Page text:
I try not to enter Brendan’s bedroom. It has been four months and it still smells of death. Today, as I open the door nausea overtakes me. I placed a small rug down to cover the vomit stain, but the edges of Brendan’s body fluids still peek out, taunting me, daring me to break down and never recover.
His hockey equipment is lying on the carpet with the bag open so that his sweaty items don’t grow mold. His empty soda cans and old gum wrappers are still on his nightstand where he left them.
All of the items from his brand new custom ordered 2015 orange RAV4 are stacked on his bed: a box of chocolates, his school work, a Columbine keychain, his NA tags that mark his sobriety, and all of the garbage I could not bear to throw away.
Heroin addiction has ruined our family. The day my 15-year-old son, Brendan, took his first hit, he changed my life. Yes, not just his, but mine too. And not just mine, everyone who loved him.
My daughter, Haley, found him unresponsive. She is 12 and has never gone back downstairs to her bedroom. She probably never will. She sleeps on the floor next to me. Most nights she wakes me, her long blonde hair drenched with sweat from nightmares.
My husband, Scott, is a retired police officer. He’s seen grief before; I can’t hide it from him. Nowadays, he spends most of his time guiding me through this emotional minefield littered with sixteen years of breathtaking memories.
We are all on a merry-go-round we can never escape. So we stay on this ride. Dizzy, sick, tired, and scared. No peace. No quiet. Only the merry-go-round with these silly stuffed animals on Brendan’s bed, staring at you with blame and shame and sadness. You vomit, you cry, and yet you ride round and round.
Folded on his bed are several dirty shirts that still smell like Brendan. And right there, pinned to his wall, screaming out to me, is his retired Columbine jersey — number 19 — signed by all of his teammates and presented to me at his funeral. The blue is too bright from never having been worn or washed.
Suddenly, I see images on the floor, pictures in fast forward, a movie that storms across my brain without notice… Brendan dying.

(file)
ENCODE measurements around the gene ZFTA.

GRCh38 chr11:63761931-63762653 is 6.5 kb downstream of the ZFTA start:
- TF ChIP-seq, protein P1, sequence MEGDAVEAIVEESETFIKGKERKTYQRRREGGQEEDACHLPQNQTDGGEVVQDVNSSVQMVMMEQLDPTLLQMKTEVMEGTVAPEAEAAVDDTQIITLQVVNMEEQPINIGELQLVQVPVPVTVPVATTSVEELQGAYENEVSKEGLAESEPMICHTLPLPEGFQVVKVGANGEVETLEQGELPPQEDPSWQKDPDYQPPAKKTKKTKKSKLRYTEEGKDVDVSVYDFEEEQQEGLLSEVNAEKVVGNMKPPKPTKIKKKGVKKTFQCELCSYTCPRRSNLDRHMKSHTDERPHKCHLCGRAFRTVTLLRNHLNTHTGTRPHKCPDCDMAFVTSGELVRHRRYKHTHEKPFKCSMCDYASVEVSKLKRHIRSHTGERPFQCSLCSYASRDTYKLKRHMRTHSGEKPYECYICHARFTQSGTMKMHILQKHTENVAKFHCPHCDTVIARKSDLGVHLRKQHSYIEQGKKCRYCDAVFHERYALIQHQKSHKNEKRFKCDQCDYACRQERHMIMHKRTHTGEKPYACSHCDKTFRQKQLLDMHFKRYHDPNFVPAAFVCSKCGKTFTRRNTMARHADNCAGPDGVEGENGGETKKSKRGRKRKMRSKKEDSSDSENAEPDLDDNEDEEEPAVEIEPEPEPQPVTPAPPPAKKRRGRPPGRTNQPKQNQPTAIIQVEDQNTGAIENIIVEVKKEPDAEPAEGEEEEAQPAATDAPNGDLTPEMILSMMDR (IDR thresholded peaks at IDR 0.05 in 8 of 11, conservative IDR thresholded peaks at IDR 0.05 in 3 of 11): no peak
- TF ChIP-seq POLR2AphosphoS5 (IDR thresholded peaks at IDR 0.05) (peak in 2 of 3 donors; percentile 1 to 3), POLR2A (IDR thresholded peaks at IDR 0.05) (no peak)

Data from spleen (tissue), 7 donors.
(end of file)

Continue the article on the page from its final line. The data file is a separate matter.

I jump on top of Brendan and straddle him on his bed. His eyes are tiny slits. I can see some white, but I’m afraid to pull back his eyelids. He is barely breathing. Like an animal, I scream to Scott. What is happening? Why won’t he wake up?
Scott pushes me off and drags Brendan to the floor and begins CPR. I watch as Scott chokes on black liquid coming from Brendan’s mouth. I don’t understand what is happening. A rancid smell of vomit begins to suffocate me. Black blood and a vile bodily fluid begin to cover the carpet around Brendan’s head.
I have to get out of his room before it swallows me. But I feel like I’m knee-deep in molasses and I can hear Brendan whispering. My mind skips like a flat rock on a serene lake’s surface. Then I realize my fate… to relive this horror over and over, forever.
The living room is filled with firemen, police officers, and EMTs. Where did they come from? When are we leaving? Why isn’t Brendan in the ambulance yet? Someone is talking about where to land the chopper. Just get my boy to the hospital! There is an awkward cocoon of silent madness enveloping me. A vacuum of untouched insanity. A prelude to perfectly woven horror, and all of a sudden Scott walks in and pops that bubble.
He is walking in slow motion, staring at me. His voice cracks… a sentence, just five words: “Brendan did not make it.” His arms reach out to catch me as I fall to the kitchen floor. No, oh God, NO! Not my baby. Not my boy. He kneels down and holds me. I can’t breathe. There is no air. I am suffocating. Scott cradles me, softly crying and saying, “I know, I know.” But no one can know. I carried Brendan inside of me; he can’t be gone. He just can’t. Oh God, no. I begin to gag. My stomach wretches. I begin to quiver uncontrollably. Heroin just killed my baby.
On the shelf next to Brendan’s bed, I have a beautiful urn with an angel crying. It holds his ashes. Maybe if I leave him there he will come back to life and be with me again. Maybe things will be different this time. Maybe we will laugh together again. Maybe if I don’t touch Brendan’s ashes, his death won’t be real.
Trisha Grose is committed to helping others avoid the ultimate cost of the heroin epidemic. She is currently writing a book,Beauty From His Ashes, with Richard Farrell, so that the death of her son, Brendan, can help others.